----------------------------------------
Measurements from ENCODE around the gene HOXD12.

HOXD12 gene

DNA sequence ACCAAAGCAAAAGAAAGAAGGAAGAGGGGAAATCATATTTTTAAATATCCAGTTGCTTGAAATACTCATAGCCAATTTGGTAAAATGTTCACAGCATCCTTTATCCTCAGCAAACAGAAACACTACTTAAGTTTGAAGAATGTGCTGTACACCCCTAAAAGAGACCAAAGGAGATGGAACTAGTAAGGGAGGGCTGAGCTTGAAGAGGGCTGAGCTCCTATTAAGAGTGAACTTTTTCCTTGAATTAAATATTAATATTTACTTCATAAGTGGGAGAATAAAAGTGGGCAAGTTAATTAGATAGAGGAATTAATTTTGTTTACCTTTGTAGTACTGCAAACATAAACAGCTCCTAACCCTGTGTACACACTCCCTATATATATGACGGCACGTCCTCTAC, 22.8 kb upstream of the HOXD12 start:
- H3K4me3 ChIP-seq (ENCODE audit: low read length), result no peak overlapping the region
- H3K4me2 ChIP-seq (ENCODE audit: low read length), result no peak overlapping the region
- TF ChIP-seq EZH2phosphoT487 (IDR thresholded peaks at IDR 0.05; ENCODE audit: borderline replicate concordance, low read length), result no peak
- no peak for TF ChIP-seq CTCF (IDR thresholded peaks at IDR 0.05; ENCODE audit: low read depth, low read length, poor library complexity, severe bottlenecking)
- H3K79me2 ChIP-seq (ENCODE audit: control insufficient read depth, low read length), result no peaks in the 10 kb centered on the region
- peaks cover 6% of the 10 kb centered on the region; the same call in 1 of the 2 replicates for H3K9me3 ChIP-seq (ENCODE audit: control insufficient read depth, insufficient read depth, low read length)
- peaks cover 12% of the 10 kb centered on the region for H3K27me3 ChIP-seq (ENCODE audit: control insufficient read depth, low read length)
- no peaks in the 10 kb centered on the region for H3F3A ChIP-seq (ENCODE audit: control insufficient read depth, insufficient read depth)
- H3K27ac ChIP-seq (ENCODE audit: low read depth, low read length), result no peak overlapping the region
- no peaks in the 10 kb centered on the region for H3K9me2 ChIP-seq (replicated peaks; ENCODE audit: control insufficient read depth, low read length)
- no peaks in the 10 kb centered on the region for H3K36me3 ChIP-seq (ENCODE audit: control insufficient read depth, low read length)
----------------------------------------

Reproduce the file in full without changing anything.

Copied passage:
Measurements from ENCODE around the gene HOXD12.

HOXD12 gene

DNA sequence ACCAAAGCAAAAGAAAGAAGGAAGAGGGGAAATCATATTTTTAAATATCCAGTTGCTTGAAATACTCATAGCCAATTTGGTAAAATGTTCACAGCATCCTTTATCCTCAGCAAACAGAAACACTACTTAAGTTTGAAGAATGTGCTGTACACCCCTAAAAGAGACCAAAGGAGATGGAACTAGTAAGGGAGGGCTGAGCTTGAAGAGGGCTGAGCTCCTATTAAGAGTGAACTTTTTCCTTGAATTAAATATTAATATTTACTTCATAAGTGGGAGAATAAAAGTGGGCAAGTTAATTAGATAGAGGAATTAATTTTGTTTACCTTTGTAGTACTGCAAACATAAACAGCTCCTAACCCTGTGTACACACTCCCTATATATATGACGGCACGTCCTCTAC, 22.8 kb upstream of the HOXD12 start:
- H3K4me3 ChIP-seq (ENCODE audit: low read length), result no peak overlapping the region
- H3K4me2 ChIP-seq (ENCODE audit: low read length), result no peak overlapping the region
- TF ChIP-seq EZH2phosphoT487 (IDR thresholded peaks at IDR 0.05; ENCODE audit: borderline replicate concordance, low read length), result no peak
- no peak for TF ChIP-seq CTCF (IDR thresholded peaks at IDR 0.05; ENCODE audit: low read depth, low read length, poor library complexity, severe bottlenecking)
- H3K79me2 ChIP-seq (ENCODE audit: control insufficient read depth, low read length), result no peaks in the 10 kb centered on the region
- peaks cover 6% of the 10 kb centered on the region; the same call in 1 of the 2 replicates for H3K9me3 ChIP-seq (ENCODE audit: control insufficient read depth, insufficient read depth, low read length)
- peaks cover 12% of the 10 kb centered on the region for H3K27me3 ChIP-seq (ENCODE audit: control insufficient read depth, low read length)
- no peaks in the 10 kb centered on the region for H3F3A ChIP-seq (ENCODE audit: control insufficient read depth, insufficient read depth)
- H3K27ac ChIP-seq (ENCODE audit: low read depth, low read length), result no peak overlapping the region
- no peaks in the 10 kb centered on the region for H3K9me2 ChIP-seq (replicated peaks; ENCODE audit: control insufficient read depth, low read length)
- no peaks in the 10 kb centered on the region for H3K36me3 ChIP-seq (ENCODE audit: control insufficient read depth, low read length)